But as time passed on all this was changed, and the well-developed girl of fifteen, whom so many noticed and admired, would no longer be patronized by the young man Frank, who, finding himself in danger of being snubbed, as he termed Ethelyn's grand way of putting him down, suddenly awoke to the fact that he loved his high-spirited cousin, and he told her so one hazy day, when they were in Chicopee, and had wandered up to a ledge of rocks in the huckleberry hills which overlooked the town.
But that vehicle was safe at home beneath the shed, while Uncle Ephraim was laying a stone wall upon the huckleberry hill, and the handsome carriage waiting at Silverton depot was certainly unexceptionable; while in the young man who, as the train stopped and Wilford stepped out upon the platform, came to meet him, bowing politely, and asking if he were Mr.
The 25th was warmer even than the 24th; and it, likewise, I spent upon the South Shore, though at a point somewhat farther inland, and in a town where I was not likely to lose myself, least of all in any out-of-the-way woodland road. In short, I spent Christmas on my native heath, a not inappropriate word, by the bye, for a region so largely grown up to huckleberry bushes.
Tom now seized the lower sash and tried to throw it up, so as to get a sidewise view. To his disgust he found it double-spiked, and realized that he had put that very second nail in himself upon first learning of the loss of the blue-prints. "Huckleberry pie!" sputtered Tom, using his favorite expression when excited. He whirled about and started for the door of the building.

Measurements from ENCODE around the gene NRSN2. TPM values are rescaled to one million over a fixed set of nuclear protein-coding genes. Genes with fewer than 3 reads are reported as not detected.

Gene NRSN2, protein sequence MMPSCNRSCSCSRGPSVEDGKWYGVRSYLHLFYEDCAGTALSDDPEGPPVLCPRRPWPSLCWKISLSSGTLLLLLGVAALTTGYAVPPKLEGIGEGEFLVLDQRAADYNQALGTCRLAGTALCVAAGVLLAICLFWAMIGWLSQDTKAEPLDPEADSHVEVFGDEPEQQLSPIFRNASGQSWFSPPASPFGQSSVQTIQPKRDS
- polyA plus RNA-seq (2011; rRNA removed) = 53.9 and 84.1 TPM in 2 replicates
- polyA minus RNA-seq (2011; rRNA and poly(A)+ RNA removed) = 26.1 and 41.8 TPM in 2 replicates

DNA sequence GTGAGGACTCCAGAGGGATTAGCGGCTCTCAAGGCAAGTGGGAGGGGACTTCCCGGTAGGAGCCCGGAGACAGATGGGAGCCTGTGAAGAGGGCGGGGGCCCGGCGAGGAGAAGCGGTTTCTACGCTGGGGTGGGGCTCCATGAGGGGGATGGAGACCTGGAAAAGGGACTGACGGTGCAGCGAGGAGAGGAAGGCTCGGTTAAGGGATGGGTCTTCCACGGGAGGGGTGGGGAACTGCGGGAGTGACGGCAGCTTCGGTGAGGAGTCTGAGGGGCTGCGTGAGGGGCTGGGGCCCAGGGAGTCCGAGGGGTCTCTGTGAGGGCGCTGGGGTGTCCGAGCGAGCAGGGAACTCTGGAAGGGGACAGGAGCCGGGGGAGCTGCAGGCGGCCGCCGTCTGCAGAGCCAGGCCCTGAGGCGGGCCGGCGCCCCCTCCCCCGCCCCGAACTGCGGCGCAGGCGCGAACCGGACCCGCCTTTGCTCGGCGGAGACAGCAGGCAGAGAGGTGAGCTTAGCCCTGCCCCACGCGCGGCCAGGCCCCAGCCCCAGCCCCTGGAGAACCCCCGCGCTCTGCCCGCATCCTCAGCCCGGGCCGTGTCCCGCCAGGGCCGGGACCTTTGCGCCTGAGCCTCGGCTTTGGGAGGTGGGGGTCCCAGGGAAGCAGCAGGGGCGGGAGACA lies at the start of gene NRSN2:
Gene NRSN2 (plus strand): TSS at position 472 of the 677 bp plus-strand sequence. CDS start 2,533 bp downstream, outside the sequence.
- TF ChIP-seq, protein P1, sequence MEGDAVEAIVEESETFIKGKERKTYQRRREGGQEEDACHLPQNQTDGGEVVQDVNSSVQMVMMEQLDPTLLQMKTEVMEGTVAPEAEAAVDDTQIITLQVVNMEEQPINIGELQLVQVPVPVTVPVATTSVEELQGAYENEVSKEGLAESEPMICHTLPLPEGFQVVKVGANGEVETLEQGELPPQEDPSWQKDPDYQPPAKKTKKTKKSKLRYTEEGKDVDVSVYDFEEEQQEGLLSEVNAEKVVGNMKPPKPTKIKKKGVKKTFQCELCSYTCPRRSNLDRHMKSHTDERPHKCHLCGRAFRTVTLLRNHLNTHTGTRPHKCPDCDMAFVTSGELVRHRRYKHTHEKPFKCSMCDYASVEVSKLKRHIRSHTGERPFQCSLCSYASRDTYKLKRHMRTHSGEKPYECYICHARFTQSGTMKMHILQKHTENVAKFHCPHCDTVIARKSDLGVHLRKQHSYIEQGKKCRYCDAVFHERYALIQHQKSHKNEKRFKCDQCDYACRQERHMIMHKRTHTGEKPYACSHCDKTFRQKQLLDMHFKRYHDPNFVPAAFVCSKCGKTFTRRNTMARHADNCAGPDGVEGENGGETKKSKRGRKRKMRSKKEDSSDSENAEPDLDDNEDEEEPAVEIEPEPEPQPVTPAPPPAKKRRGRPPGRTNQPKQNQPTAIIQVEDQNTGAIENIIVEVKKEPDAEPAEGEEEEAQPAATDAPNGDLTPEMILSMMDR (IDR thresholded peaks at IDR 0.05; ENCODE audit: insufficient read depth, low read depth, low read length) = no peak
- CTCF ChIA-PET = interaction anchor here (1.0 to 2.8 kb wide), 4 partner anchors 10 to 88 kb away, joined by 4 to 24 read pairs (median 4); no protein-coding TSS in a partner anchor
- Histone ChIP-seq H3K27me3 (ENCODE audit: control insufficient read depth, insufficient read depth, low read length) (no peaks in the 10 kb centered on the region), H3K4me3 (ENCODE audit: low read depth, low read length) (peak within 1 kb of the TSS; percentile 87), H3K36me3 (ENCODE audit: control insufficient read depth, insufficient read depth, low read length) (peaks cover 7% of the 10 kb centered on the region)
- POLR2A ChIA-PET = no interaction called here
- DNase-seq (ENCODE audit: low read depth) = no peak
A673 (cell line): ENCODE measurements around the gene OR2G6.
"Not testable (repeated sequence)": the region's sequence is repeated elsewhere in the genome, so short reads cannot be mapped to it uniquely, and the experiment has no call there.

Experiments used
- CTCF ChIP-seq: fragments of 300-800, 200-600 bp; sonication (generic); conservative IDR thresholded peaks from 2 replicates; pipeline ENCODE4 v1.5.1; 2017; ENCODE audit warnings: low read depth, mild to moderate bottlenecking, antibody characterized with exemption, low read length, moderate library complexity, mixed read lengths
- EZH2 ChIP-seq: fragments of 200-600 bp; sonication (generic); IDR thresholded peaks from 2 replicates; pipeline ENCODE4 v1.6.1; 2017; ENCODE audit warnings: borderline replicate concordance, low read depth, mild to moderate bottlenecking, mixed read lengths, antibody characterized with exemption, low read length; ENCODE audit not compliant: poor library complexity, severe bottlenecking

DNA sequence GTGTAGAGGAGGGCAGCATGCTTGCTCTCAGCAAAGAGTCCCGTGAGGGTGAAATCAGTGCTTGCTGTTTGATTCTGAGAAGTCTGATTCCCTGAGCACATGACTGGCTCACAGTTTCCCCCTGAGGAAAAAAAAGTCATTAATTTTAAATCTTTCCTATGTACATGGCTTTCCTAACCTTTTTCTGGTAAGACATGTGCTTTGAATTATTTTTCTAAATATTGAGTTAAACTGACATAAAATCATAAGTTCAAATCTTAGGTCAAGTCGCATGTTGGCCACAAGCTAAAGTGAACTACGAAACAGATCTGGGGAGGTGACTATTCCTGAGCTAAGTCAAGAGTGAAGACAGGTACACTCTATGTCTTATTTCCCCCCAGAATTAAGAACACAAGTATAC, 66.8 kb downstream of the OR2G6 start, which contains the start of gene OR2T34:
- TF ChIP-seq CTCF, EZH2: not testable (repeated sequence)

So to-day, it was Kit's turn to watch the huckleberry patch from the cupola room, and along towards three o'clock she beheld a trig-looking red-wheeled, black-bodied wagon, drawn unmistakably by a livery horse, pull up at the pasture bars, and its driver calmly and shamelessly hitch there.
I won't say that this rushing huckleberry hail-storm has not more music for me than the "Anvil Chorus." I wonder how my great trees are coming on this summer. Where are your great trees, Sir? said the divinity-student. Oh, all round about New England. I call all trees mine that I have put my wedding-ring on, and I have as many tree-wives as Brigham Young has human ones.
"Jiminy, fellows," he cried, "what boneheads we are! We have been figuring on San Cristobal time all the while. Panama's close to an hour ahead!" "And we've only got thirty-five minutes in which to land!" said Tom. "Huckleberry pie! Boneheads we are! Boneheads, boneheads! I repeat it boneheads, boneheads! It's all off now."
"When I was a kiddie we had pretty hard times, and the best Christmas I remember was one when mother made us boys put up a shelf for our books, and she started our collection with 'Treasure Island' and 'Huckleberry Finn." In the adjoining room, volumes reached from floor to ceiling, from end to end. Petronella had a vision of this vivid young giant gloating over his two books on a rude shelf.
He held Huckleberry rigidly down to his laziest amble that the jar of riding might be lessened, kept his injured foot free from the stirrup, and merely grunted when Good Indian asked him once how he felt.
In through the stockade gate of Fort Faraway rode old Huckleberry, and he asked to be at once taken to the quarters of the commanding officer. Major Randall surveyed the old fellow keenly, and said pleasantly: "Well, old man, what can I do for you?"